It doesn’t seem to be very often that we get a clear definitive look at what the second-year jump is all about, but I think we saw that on display for the Pittsburgh Steelers on Sunday night, particularly with respect to the performances of Ryan Shazier and Stephon Tuitt versus their rookie first-round draft pick, Bud Dupree.
Shazier and Tuitt, of course, were the Steelers’ first- and second-round draft picks in the 2014 NFL Draft, respectively, with each entering the starting lineup as rookies at different points of the year.
Both of them are in the starting lineup on a full-time basis entering their second seasons, and it would be safe to say that they showed marked improvement in their 2015 debut.
Shazier, the inside linebacker, admittedly got off to a slow start, as he missed a tackle on the Vikings’ first play of the game, and later slipped trying to adjust his angle for an attack that Lawrence Timmons had to clean up.
On the same play, Tuitt nearly got his hands on the pass at the line of scrimmage. On the following play, Tuitt was worked down the line as Shazier screamed in to blow up a blocker.
In other words, there was some natural ebb and flow early on in their first few snaps of the new year, which should be no means be surprising, but both of them settled down well and were among the better players on the field.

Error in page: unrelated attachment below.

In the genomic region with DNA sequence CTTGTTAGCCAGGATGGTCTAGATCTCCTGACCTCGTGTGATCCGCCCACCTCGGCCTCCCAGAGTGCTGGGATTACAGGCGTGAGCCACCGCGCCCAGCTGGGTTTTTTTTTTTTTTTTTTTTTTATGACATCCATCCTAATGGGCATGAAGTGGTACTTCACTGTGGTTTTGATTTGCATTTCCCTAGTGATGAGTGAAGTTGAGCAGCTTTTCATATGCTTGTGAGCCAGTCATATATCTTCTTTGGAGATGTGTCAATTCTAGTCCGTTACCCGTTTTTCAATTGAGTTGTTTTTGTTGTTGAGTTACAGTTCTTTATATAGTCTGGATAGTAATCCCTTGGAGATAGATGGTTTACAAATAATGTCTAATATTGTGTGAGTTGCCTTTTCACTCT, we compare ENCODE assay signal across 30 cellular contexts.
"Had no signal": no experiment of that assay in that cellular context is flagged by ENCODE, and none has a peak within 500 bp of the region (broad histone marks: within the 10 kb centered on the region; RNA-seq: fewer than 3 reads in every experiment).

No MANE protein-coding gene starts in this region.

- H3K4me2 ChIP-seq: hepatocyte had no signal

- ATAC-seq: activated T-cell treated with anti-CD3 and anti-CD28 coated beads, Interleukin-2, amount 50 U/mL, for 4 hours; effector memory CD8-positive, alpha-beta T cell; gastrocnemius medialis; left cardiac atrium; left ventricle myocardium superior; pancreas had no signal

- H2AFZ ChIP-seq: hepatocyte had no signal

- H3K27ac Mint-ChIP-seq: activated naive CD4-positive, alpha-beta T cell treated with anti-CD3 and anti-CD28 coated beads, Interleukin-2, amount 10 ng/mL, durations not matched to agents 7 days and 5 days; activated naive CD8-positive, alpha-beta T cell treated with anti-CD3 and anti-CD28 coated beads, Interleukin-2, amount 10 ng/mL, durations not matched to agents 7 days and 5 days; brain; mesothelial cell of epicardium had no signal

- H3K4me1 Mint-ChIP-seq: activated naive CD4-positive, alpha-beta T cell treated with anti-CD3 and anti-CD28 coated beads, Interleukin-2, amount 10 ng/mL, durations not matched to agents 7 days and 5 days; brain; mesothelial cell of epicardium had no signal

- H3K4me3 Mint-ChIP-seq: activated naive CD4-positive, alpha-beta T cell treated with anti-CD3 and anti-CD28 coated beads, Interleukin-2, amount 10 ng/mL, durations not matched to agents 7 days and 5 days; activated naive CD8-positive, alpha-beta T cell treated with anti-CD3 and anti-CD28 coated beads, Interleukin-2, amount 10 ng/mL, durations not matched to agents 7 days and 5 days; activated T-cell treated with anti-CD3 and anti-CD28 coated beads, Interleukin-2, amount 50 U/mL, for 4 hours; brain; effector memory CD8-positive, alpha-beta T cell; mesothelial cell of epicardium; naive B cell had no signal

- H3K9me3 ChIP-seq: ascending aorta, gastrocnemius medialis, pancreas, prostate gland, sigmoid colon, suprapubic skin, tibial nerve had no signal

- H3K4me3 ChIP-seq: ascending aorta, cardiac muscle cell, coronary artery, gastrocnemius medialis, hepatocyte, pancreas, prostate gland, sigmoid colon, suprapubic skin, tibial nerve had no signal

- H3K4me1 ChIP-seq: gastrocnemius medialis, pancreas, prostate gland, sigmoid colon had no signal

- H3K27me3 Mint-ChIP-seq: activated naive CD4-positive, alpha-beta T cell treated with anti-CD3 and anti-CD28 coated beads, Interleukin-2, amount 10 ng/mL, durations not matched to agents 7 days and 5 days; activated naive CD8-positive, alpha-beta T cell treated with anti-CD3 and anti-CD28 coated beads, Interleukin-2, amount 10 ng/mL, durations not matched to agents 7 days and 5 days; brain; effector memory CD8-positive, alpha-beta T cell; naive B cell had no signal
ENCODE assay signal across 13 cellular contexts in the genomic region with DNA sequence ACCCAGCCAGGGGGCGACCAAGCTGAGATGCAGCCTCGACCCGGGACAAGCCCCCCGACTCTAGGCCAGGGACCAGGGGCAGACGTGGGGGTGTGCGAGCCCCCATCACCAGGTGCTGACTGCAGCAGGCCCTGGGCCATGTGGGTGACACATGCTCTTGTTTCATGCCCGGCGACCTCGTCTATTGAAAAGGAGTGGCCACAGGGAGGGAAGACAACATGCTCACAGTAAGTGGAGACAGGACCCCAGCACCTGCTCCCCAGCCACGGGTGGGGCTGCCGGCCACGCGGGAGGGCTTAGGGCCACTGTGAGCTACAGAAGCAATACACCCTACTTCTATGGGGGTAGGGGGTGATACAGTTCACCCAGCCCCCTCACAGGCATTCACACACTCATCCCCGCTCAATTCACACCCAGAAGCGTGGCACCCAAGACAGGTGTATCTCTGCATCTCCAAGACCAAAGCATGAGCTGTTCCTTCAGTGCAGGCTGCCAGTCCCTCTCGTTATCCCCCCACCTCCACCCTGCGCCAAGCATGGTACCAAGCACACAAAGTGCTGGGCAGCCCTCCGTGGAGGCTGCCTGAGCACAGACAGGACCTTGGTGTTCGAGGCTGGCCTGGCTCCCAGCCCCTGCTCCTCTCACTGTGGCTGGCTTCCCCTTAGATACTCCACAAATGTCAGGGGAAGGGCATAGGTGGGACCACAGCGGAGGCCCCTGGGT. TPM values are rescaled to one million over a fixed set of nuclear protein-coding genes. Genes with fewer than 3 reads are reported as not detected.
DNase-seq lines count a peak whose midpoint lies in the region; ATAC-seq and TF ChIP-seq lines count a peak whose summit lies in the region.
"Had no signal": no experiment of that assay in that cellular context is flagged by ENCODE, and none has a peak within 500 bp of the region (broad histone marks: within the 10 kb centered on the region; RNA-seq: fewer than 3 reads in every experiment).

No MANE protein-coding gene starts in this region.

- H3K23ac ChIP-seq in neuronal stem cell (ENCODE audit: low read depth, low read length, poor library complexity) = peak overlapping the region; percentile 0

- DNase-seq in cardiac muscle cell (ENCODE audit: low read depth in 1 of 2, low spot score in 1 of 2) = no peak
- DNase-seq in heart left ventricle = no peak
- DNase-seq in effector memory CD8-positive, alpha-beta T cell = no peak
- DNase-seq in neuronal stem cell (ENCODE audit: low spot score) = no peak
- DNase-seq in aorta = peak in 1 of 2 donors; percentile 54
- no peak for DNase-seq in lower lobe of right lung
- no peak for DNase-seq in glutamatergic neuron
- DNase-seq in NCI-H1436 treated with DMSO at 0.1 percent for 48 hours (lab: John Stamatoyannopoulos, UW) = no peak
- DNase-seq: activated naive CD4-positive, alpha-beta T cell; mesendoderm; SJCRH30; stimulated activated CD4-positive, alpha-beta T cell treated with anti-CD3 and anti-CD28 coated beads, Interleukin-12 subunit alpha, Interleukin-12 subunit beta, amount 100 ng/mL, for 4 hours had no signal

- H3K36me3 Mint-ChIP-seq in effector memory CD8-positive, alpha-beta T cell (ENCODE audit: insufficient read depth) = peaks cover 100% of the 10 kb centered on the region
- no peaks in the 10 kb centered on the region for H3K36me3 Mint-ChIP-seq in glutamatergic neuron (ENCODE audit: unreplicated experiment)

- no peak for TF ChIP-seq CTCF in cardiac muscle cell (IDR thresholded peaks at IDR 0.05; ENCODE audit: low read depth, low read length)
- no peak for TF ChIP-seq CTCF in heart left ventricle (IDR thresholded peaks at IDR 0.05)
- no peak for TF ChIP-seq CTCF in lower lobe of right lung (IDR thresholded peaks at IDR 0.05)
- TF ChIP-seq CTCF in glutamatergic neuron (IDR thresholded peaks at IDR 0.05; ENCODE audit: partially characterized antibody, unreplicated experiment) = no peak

Shazier was right there on Mike Wallace’s end around, for example, which helped funnel him to the sideline for William Gay to bring him down for a loss. His speed is a visible asset this year in a way that was not as obvious last season.
In contrast, Dupree’s debut performance did not go down nearly as smoothly. In fact, overall he had a rough night, looking out of his depth at times, which is not particularly surprising given what we already knew about his college experience immediately following the draft.
Dupree is an extremely athletic player for his position, but he will take time to develop and learn the nuances of his assignments, which makes his rookie season especially tough on him. That was certainly on display Sunday night as he struggled to set the edge in the run game and took wide angles.
He was virtually shut out as a pass rusher, getting late pressure on Ethan Hemer’s sack when the quarterback was flushed up the pocket, with little else to show for his efforts. There were times that he ended up on the ground.
That is not to say that his performance was really much of a disappointment. While we didn’t get an opportunity to see him flash much of that touted athleticism outside of his quick first step, I don’t think that we really saw anything that should have been surprising.
In fact, we saw some of the same things from Shazier and Tuitt around this time last season. Perhaps a year from now we will be drawing comparisons between Dupree and the next first-rounder.